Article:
The eBay Super-Bargain Violin


Tuning the violin proved quite challenging.  First, the pegs wouldn't hold.  I had to jam them in several times, and even then, they kept popping loose for a while.  When jammed in, they turned only very reluctantly.  However, with time, they have gotten easier to turn, and rarely just spring out any more.


Ill-fitting pegs had to be jammed in reeeeeally hard to hold against the tension of the strings, then they were reeeeeally hard to turn.  Above:  Before jamming.  Below:  After jamming several times.  Still not flush, but after much effort, they turn somewhat easier and hold better -- most of the time.

For comparison, below are the peg boxes of my two other full-sized violins.

The one above is my grandfather's 115-year-old instrument; the peg holes had split, and the box had to be rebuilt and new pegs added.  The one below is 76 years old, made in Germany, possibly in the shop of Ernst Henrich Roth, if that means anything to you (it didn't to me), and the peg box is in its original condition.

Tuning was an incremental process.  At first, every time I added tension to one string, the others would drop dramatically in pitch.  But eventually, the neck settled, and the tightening of one string had less and less effect on the others.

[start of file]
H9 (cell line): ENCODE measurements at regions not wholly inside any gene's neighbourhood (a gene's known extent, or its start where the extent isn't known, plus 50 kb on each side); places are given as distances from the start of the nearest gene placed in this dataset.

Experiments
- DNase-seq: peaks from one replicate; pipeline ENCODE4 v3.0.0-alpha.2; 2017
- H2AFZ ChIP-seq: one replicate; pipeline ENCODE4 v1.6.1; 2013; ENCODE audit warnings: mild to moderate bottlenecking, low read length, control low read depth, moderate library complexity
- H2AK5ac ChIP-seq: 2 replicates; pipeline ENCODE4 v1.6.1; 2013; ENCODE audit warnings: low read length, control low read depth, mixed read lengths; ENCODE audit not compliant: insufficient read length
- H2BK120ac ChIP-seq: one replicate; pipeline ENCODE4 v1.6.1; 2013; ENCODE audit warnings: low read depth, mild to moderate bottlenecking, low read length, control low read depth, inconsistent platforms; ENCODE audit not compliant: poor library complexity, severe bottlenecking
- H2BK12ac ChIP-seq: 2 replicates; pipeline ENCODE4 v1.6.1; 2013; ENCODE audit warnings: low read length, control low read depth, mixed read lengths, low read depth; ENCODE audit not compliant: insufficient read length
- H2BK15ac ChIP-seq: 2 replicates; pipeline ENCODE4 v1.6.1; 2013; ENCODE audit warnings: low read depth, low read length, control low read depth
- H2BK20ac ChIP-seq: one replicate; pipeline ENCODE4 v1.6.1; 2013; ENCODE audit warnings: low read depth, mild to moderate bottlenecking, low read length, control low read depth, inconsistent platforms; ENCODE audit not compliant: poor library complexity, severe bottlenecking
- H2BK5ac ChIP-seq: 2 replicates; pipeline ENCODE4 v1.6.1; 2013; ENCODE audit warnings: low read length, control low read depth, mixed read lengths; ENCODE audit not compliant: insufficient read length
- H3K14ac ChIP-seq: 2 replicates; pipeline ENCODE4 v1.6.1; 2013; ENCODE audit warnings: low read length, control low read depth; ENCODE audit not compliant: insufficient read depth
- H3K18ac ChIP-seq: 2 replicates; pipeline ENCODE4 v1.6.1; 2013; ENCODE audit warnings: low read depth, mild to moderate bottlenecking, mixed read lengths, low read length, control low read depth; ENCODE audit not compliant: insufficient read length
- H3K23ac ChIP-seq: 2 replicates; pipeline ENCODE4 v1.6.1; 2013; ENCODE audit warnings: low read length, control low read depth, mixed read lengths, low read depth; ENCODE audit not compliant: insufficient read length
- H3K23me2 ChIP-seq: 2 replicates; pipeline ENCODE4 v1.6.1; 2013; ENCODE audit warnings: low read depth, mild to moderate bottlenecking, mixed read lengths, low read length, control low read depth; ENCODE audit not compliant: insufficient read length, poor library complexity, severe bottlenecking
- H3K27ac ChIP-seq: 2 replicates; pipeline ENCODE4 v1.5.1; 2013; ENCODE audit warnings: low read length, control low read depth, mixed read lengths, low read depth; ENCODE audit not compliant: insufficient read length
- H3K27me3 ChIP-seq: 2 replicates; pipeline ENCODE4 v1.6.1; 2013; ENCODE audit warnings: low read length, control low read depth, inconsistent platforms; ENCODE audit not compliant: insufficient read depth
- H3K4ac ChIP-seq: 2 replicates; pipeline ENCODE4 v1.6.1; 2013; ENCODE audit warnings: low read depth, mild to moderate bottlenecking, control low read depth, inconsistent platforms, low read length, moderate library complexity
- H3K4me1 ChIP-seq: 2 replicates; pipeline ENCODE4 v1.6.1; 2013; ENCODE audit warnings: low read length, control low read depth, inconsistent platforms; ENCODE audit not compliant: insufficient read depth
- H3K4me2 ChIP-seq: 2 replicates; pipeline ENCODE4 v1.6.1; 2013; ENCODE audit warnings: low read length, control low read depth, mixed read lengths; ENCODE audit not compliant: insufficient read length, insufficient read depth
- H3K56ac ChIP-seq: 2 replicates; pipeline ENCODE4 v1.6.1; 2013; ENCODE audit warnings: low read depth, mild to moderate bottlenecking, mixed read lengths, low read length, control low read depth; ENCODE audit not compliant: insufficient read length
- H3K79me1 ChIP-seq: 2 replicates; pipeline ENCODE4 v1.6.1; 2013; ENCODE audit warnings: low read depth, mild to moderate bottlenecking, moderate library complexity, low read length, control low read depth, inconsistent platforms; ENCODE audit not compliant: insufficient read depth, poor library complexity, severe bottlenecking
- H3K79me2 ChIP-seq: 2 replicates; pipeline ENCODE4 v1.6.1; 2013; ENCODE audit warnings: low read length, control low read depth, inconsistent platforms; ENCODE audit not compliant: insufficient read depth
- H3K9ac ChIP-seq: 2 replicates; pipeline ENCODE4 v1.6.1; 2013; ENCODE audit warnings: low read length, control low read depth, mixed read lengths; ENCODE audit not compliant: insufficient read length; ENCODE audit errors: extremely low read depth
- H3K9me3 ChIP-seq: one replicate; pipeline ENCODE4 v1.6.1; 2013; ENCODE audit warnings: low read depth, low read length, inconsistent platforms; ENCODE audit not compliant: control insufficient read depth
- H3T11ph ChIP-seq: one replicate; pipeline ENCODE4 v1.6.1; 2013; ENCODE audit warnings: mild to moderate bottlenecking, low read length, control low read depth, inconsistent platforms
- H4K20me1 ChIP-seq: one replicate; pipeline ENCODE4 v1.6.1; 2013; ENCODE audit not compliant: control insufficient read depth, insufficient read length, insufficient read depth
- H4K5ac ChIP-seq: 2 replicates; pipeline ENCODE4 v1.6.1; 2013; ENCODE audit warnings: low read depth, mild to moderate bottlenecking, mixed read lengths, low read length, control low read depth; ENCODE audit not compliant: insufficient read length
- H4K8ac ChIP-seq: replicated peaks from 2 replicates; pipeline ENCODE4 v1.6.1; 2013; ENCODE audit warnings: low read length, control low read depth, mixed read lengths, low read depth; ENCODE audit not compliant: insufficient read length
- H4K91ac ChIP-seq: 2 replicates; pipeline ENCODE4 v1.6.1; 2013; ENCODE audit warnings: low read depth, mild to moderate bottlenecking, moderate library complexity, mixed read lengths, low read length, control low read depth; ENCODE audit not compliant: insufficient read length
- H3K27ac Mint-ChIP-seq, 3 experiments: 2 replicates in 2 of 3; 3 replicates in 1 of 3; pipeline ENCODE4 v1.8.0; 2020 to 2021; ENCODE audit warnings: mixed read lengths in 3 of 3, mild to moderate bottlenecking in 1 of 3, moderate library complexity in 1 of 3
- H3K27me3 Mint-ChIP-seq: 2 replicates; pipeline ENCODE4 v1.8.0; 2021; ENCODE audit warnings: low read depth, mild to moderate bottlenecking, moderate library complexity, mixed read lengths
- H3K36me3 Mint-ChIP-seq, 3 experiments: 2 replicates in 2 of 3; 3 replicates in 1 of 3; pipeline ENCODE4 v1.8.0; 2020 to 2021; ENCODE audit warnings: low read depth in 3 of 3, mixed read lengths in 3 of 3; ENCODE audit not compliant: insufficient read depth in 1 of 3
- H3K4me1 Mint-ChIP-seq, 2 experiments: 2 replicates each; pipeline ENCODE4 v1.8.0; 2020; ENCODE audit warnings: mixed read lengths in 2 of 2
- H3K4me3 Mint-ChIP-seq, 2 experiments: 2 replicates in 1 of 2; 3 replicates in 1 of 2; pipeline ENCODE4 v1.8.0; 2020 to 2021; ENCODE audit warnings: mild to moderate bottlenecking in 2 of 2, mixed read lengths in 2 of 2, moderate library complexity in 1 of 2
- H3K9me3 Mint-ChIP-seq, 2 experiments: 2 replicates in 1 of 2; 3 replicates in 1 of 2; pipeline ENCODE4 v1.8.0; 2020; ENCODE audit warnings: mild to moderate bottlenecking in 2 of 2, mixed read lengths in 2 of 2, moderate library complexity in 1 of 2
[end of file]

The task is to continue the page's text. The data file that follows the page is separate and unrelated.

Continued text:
WARNING:  Over-tightening, especially on the higher strings, can easily lead to breakage.  It is better at first to tune the violin too low than to possibly over-shoot the pitch.  Using the piano, the strings should be tuned as follows:

* G (far left when instrument is neck-up, facing you) should be tuned to the piano G note immediately below middle C.

* D (middle-left) should be tuned to the D on the piano just above middle C.

* A (middle-right) should be tuned to the A above middle C.

* E (far right):  Find the C an octave above middle C, then the E just above that.

Really Cheap Built-in Fine Tuners

Using the built-in fine tuners was possibly the most frustrating part of the effort.  First, the one for the A string popped off its lever arm, and I had to unscrew and rescrew it several times; the alignment was so bad that it kept popping off.  Then the threads for the E string fine tuner stripped, and it became completely unusable.  I finally figured out that I could trade it with the one for the G string, and both of them now work (I don't know how that's possible).  But they all remain difficult to turn, and of minimal effectiveness.

But at last, I actually got the thing in tune!  It is now not much harder to keep in tune than my other violins, though occasionally one of the pegs will still pop loose.